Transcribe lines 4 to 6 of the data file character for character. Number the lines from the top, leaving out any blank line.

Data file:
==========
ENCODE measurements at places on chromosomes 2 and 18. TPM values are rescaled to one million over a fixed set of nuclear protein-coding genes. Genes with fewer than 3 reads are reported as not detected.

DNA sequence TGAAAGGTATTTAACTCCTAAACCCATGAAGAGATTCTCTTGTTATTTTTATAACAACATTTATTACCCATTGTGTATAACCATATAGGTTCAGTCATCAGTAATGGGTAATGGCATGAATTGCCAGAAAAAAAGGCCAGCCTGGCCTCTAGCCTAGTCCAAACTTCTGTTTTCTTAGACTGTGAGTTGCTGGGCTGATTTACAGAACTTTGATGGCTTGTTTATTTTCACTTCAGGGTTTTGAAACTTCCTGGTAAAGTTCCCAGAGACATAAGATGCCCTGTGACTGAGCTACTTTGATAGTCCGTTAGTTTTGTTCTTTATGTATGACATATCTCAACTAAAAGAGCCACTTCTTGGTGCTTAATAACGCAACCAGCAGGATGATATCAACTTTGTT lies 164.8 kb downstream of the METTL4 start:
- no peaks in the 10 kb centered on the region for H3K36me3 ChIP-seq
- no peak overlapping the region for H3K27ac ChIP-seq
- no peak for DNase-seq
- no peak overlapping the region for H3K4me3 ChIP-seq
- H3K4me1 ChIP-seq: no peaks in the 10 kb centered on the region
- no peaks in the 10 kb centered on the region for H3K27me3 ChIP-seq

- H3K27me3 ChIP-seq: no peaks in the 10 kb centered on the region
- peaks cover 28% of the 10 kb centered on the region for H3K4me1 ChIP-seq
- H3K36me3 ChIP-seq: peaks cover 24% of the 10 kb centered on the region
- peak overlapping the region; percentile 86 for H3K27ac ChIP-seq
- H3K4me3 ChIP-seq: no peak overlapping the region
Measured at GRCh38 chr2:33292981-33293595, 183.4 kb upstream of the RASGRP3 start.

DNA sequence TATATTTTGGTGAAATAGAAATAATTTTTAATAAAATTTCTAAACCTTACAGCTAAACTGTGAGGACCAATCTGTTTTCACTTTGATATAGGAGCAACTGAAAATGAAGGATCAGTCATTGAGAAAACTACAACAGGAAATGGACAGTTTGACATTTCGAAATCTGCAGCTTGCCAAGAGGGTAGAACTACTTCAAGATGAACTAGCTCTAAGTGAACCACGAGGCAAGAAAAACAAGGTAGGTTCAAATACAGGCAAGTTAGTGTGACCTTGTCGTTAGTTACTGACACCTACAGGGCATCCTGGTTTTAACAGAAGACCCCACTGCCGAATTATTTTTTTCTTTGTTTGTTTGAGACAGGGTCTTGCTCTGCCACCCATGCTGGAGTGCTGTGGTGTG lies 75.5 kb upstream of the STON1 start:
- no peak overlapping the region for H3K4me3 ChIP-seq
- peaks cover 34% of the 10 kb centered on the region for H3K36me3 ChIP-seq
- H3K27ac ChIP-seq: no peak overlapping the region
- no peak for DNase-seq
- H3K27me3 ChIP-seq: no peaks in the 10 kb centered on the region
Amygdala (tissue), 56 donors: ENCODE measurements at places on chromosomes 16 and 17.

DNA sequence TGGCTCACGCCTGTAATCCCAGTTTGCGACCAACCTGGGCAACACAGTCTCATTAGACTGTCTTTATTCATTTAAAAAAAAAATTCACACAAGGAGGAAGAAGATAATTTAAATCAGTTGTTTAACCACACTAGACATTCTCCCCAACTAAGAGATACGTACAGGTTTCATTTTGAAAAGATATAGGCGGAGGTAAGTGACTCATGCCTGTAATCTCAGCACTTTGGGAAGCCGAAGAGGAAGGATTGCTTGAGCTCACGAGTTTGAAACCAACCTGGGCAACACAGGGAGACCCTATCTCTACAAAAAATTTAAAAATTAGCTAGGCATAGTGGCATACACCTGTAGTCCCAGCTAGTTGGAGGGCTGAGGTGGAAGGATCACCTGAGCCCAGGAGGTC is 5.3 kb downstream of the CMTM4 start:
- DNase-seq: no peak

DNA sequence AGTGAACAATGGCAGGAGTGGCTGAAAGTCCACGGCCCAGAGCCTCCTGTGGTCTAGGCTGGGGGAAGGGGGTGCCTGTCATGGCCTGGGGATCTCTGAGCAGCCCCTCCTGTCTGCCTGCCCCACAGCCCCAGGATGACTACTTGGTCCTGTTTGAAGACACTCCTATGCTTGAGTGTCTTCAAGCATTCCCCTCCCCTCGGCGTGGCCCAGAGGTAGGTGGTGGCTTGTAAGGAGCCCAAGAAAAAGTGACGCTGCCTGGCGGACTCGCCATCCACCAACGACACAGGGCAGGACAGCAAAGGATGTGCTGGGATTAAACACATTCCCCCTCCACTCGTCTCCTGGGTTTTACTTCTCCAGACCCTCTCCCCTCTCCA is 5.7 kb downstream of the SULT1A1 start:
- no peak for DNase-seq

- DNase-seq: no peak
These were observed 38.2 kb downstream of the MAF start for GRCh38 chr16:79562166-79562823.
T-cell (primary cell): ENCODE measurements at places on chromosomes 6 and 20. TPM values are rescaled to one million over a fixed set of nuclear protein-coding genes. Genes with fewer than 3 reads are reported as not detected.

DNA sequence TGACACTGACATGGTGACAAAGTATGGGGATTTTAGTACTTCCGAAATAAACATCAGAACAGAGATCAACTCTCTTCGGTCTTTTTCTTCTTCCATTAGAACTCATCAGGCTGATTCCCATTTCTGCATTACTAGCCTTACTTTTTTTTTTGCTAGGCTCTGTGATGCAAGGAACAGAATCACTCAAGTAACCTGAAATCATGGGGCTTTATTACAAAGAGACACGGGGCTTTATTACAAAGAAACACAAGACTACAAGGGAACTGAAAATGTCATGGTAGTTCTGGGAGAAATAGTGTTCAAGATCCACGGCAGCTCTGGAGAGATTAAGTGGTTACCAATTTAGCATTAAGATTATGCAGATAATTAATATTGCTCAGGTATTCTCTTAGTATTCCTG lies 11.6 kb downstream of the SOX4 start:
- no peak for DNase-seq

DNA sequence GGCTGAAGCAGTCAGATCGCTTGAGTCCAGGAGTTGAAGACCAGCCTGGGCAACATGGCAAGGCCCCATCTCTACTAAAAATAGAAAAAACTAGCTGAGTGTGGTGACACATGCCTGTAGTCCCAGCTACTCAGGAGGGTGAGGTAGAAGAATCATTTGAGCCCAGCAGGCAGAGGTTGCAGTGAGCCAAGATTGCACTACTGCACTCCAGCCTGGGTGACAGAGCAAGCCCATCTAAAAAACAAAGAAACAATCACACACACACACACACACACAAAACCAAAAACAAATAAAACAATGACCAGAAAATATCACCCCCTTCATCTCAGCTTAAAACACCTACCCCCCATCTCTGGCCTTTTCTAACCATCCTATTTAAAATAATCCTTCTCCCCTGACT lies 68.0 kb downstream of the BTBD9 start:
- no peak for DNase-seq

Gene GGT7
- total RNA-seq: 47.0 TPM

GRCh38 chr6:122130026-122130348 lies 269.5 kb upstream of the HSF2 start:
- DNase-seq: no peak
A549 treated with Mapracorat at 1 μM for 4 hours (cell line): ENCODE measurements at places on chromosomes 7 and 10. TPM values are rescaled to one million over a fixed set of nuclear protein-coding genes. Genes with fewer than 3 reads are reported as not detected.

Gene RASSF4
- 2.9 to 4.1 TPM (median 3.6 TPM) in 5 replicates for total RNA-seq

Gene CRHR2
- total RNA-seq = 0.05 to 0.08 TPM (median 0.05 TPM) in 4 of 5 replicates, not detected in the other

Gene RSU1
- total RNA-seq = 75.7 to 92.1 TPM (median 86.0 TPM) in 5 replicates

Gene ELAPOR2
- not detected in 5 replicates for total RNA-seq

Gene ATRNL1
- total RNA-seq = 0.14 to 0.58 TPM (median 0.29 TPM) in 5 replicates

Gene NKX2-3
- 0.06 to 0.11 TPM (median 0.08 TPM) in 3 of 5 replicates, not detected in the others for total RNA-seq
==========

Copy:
- no peak overlapping the region for H3K27ac ChIP-seq
- no peak for DNase-seq
- no peak overlapping the region for H3K4me3 ChIP-seq